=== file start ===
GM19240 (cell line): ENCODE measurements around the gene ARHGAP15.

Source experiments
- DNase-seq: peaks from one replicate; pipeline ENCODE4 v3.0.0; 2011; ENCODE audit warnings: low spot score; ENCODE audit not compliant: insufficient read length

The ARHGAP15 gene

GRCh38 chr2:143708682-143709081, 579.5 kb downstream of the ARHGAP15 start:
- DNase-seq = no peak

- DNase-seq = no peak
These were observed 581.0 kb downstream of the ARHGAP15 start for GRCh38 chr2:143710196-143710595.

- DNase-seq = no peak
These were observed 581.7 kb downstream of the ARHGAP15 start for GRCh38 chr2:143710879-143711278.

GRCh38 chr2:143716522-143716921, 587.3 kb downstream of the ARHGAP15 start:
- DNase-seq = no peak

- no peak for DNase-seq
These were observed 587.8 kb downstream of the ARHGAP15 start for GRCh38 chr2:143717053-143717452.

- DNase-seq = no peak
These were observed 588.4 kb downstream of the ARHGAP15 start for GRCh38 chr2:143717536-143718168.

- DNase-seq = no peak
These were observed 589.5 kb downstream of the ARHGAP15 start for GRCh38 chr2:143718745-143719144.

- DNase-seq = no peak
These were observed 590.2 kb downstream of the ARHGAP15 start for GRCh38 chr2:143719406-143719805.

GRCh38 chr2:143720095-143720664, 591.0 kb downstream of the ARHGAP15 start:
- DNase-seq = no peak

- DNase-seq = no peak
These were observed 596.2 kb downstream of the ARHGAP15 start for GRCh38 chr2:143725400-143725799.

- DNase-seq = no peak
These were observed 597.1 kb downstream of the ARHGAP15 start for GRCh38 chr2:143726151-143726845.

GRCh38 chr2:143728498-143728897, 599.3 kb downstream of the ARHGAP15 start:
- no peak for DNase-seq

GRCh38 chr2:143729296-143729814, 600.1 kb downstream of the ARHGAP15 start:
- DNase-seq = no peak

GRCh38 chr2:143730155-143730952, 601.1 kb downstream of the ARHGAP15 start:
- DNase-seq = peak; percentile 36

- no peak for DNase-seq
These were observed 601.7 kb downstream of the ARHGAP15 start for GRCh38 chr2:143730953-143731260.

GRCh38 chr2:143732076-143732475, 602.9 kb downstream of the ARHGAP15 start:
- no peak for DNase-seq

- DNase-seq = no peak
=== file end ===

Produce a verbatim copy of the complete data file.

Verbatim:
GM19240 (cell line): ENCODE measurements around the gene ARHGAP15.

Source experiments
- DNase-seq: peaks from one replicate; pipeline ENCODE4 v3.0.0; 2011; ENCODE audit warnings: low spot score; ENCODE audit not compliant: insufficient read length

The ARHGAP15 gene

GRCh38 chr2:143708682-143709081, 579.5 kb downstream of the ARHGAP15 start:
- DNase-seq = no peak

- DNase-seq = no peak
These were observed 581.0 kb downstream of the ARHGAP15 start for GRCh38 chr2:143710196-143710595.

- DNase-seq = no peak
These were observed 581.7 kb downstream of the ARHGAP15 start for GRCh38 chr2:143710879-143711278.

GRCh38 chr2:143716522-143716921, 587.3 kb downstream of the ARHGAP15 start:
- DNase-seq = no peak

- no peak for DNase-seq
These were observed 587.8 kb downstream of the ARHGAP15 start for GRCh38 chr2:143717053-143717452.

- DNase-seq = no peak
These were observed 588.4 kb downstream of the ARHGAP15 start for GRCh38 chr2:143717536-143718168.

- DNase-seq = no peak
These were observed 589.5 kb downstream of the ARHGAP15 start for GRCh38 chr2:143718745-143719144.

- DNase-seq = no peak
These were observed 590.2 kb downstream of the ARHGAP15 start for GRCh38 chr2:143719406-143719805.

GRCh38 chr2:143720095-143720664, 591.0 kb downstream of the ARHGAP15 start:
- DNase-seq = no peak

- DNase-seq = no peak
These were observed 596.2 kb downstream of the ARHGAP15 start for GRCh38 chr2:143725400-143725799.

- DNase-seq = no peak
These were observed 597.1 kb downstream of the ARHGAP15 start for GRCh38 chr2:143726151-143726845.

GRCh38 chr2:143728498-143728897, 599.3 kb downstream of the ARHGAP15 start:
- no peak for DNase-seq

GRCh38 chr2:143729296-143729814, 600.1 kb downstream of the ARHGAP15 start:
- DNase-seq = no peak

GRCh38 chr2:143730155-143730952, 601.1 kb downstream of the ARHGAP15 start:
- DNase-seq = peak; percentile 36

- no peak for DNase-seq
These were observed 601.7 kb downstream of the ARHGAP15 start for GRCh38 chr2:143730953-143731260.

GRCh38 chr2:143732076-143732475, 602.9 kb downstream of the ARHGAP15 start:
- no peak for DNase-seq

- DNase-seq = no peak